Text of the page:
Marvel Comics announced Oct. 11 that it’s going to detail how Kanan Jarrus was transformed from a serious, sober skeptical Jedi Padawan to the smug, sarcastic and loyal gunslinger that’s helped Star Wars Rebels draw critical and popular acclaim in an ongoing comic series Star Wars: Kanan: The Last Padawan.
The first, five-issue arc, starting in April, is being written by Greg Weisman, who is among three executive producers of the show’s first season. The book, like the three other series already announced — Star Wars, Star Wars: Darth Vader and Star Wars: Princess Leia — is being edited by Jordan D. White who, in a previous interview with Coffee With Kenobi, had hinted that more Star Wars tales not set between Episodes IV and V were likely in the offing. The Kanan title won’t be the last.
“This is the first series we’re doing that is not set in the same period that we’re making our core books set in, which is before The Empire Strikes Back, and it won’t be the last. We’re going to be exploring the fullness of the Star Wars saga.” — Jordan D. White, Marvel Star Wars comics editor.
Art for the book, initially planned as a five-issue mini-series, is being drawn by Pepe Larraz, whose previous work includes illustrating issues of Deadpool Vs. X-Force, Thor and Inhuman, among other titles.
Weisman said the Kanan series is a natural outgrowth of his work as executive producer on the first season of the show and his experience, too.
“I’ve written comics before, I know the show and I know Kanan,” he said. “Obviously, it was a relatively natural fit.”
Weisman, who wrote Captain Atom for DC Comics in 1980s, and the companion comic to the TV show Young Justice that he produced. He also created the show Gargoyles
and wrote a comic series associated with that later on that was collected in three trades. He’s also written an issue of The Amazing Spider-Man for Marvel that detailed Flash Thompson’s recovery from the loss of his leg.
The first arc of The Last Padawan focuses on Kanan and Order 66, crucial to the Saga’s history given its implications, White said. The story documents how Caleb Dume, padawan to Jedi Master Depa Billaba, survived Order 66 and implemented Obi-Wan Kenobi’s warning to avoid detection.
“Kanan is a former Jedi and, as everybody knows, all the Jedi were killed or attempted to be killed around Order 66,” White told Coffee With Kenobi. “The question is ‘How did Kanan survive?’ That’s what we’re going to be looking into. What happened to him on that fateful day and the time shortly thereafter.”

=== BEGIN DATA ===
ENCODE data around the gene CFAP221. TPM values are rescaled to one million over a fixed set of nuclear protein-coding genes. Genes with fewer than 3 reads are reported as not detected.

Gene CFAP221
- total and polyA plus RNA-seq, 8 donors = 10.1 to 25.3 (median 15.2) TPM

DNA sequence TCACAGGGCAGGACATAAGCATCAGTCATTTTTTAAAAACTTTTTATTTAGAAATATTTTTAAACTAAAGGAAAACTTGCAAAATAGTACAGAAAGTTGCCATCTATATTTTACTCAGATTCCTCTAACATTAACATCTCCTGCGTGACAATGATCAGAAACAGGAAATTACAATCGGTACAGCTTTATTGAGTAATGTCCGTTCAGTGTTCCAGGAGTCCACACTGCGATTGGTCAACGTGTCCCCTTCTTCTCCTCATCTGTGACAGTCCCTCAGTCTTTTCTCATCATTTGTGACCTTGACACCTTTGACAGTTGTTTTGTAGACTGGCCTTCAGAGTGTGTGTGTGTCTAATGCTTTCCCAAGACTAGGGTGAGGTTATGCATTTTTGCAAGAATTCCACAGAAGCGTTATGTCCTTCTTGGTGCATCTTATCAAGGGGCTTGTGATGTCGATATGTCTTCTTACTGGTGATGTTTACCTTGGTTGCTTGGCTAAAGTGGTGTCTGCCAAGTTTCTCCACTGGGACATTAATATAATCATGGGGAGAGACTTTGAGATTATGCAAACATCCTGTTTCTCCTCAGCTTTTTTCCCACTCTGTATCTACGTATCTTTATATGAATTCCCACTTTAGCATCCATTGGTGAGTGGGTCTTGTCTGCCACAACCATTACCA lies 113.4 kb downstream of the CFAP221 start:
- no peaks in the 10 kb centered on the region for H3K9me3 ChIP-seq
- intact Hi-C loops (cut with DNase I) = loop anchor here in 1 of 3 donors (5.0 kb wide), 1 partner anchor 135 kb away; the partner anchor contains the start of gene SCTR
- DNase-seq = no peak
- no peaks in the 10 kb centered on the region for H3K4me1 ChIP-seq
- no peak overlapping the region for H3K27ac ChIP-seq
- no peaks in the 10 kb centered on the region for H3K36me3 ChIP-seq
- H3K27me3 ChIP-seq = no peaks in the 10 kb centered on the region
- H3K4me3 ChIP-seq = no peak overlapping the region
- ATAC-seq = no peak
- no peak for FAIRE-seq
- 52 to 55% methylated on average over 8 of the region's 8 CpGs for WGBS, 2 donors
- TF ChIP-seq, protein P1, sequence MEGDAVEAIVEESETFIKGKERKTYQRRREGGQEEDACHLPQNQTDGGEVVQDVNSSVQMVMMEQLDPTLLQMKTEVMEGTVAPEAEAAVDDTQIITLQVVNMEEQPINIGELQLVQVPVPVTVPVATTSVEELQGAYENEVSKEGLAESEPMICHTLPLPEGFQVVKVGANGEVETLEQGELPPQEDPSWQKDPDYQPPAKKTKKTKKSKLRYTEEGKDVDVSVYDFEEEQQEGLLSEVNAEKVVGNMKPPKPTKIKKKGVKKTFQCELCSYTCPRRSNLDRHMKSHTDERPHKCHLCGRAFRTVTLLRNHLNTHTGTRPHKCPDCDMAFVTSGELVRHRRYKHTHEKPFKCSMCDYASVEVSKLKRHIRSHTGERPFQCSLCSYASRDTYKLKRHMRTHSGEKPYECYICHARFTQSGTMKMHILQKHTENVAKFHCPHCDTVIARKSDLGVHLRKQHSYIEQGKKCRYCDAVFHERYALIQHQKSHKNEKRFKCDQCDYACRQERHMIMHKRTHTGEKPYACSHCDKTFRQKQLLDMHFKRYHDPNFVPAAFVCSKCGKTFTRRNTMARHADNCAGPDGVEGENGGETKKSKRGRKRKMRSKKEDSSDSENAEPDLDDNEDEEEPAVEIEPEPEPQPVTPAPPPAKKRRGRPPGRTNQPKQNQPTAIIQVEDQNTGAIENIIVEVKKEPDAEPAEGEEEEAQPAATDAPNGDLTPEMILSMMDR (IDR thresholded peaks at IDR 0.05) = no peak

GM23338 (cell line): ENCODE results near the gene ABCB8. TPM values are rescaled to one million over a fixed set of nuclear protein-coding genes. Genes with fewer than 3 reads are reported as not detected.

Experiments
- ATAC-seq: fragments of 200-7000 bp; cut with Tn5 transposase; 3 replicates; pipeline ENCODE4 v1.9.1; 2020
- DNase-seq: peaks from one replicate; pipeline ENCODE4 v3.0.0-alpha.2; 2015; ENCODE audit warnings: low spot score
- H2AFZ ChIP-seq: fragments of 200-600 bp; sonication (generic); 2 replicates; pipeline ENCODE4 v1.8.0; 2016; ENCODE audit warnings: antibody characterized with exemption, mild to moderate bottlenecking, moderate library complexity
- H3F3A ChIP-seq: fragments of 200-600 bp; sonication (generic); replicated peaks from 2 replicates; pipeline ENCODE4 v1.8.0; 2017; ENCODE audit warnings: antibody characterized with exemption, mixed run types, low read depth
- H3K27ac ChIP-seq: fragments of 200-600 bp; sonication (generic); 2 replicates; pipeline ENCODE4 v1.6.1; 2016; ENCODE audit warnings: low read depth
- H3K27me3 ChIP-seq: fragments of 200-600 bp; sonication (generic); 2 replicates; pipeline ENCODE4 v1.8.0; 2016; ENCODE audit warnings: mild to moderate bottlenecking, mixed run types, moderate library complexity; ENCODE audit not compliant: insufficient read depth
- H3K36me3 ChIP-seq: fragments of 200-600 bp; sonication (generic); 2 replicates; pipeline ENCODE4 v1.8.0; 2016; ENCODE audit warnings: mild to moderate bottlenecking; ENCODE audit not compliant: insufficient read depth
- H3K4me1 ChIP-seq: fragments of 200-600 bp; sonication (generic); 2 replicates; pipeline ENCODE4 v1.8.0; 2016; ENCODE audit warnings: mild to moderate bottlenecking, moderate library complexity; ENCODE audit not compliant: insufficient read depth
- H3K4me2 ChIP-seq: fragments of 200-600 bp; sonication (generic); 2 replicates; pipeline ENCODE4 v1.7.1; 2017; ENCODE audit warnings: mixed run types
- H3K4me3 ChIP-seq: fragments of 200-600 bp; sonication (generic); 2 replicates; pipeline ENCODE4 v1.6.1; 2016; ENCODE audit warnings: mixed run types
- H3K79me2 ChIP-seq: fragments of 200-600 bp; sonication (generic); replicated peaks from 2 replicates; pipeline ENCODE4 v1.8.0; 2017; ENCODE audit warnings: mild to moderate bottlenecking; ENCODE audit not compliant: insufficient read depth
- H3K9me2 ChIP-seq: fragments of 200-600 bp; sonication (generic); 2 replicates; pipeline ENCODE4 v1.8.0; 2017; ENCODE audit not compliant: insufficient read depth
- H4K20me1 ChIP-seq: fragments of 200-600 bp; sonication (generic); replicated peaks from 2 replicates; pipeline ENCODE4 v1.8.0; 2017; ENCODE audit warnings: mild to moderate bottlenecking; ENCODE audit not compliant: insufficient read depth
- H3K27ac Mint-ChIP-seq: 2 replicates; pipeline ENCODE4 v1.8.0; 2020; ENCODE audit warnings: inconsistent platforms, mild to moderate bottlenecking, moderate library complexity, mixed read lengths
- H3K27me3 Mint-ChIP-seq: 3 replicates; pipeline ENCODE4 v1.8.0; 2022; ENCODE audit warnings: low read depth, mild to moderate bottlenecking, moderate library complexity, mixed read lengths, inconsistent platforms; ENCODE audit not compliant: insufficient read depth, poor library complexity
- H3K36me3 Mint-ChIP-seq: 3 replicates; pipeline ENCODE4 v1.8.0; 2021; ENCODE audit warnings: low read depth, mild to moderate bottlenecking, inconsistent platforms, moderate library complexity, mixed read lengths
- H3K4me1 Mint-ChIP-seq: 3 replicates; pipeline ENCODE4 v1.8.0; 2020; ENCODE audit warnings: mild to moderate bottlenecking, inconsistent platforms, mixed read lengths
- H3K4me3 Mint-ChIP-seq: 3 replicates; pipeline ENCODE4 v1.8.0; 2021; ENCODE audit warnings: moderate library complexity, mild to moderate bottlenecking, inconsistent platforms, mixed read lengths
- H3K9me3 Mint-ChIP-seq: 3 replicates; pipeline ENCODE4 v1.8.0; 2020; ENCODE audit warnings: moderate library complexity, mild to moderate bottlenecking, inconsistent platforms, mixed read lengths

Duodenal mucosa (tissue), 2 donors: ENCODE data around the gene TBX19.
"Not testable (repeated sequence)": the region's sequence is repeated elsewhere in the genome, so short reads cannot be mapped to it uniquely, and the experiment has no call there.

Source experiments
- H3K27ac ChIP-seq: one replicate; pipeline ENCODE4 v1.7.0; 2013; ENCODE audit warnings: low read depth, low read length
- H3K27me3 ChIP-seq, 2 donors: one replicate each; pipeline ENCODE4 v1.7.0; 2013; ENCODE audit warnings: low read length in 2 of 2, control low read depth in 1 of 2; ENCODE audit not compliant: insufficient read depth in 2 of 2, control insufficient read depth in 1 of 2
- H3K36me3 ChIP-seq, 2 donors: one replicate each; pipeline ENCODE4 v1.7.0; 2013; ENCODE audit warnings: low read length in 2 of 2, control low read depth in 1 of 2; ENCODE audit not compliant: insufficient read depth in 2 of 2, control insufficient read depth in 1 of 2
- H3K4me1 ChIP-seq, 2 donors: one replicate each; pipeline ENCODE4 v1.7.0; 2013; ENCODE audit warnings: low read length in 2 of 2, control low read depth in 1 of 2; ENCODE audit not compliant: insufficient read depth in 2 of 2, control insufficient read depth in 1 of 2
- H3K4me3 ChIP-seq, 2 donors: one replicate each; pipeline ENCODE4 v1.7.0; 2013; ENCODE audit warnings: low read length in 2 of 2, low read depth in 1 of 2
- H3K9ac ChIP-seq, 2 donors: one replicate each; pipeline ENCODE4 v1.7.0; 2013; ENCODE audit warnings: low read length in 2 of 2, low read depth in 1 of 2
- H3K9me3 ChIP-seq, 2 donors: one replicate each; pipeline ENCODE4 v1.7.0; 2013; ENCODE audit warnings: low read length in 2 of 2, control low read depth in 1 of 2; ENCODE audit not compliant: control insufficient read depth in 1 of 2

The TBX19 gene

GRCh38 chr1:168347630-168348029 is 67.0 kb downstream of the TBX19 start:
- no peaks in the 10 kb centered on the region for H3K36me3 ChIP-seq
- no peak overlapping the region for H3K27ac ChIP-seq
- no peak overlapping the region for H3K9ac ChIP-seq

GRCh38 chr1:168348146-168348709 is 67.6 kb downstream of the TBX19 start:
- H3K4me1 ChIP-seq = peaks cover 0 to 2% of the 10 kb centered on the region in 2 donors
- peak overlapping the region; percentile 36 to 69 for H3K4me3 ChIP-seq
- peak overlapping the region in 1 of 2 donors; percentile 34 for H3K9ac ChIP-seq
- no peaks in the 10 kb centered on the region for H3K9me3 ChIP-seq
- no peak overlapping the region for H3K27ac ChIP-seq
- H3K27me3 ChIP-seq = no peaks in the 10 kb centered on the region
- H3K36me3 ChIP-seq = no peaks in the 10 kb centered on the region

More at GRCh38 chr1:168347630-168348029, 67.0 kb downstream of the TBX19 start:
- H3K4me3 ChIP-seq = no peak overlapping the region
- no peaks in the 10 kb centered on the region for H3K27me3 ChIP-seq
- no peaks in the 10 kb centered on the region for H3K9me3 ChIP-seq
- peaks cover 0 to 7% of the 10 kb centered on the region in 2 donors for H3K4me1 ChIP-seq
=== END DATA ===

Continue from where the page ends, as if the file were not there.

The comic serves as a bridge of sorts for not just television and print, but The Clone Wars and Rebels, too, White noted. “As a fan of both series, it’s awesome to see that they actually do touch each other. They are part of the same fabric.”
Weisman, in an interview ahead of the series’ announcement with Coffee With Kenobi, said the comic book will give fans the chance to learn more about Kanan as a character and his role in the larger Star Wars universe, given the medium affords the opportunity to look back, forward and, if needed, from side to side, unlike the show.
“Rebels is very much in the moment. There isn’t a lot of space to actually stop the show, to go back and tell an entire story in a different time,” he said.
With the comic, Kanan’s backstory and history can be explored in depth.
“We’re actually going to go back and really be able … to dedicate time to this important, significant event in the canon and show and how it affected this one character,” Weisman said.
“Because a lot of Star Wars is about many characters and about larger major, historical events in the galaxy kind of things. This time we’re going to see a major historical event, but really see it from the pointy of view of one individual and see how he survived it and I think that is very exciting.”
Matt Moore has been perpetrating journalism since 1985, reveling in Star Wars since 1977 and reading comics since 1974.
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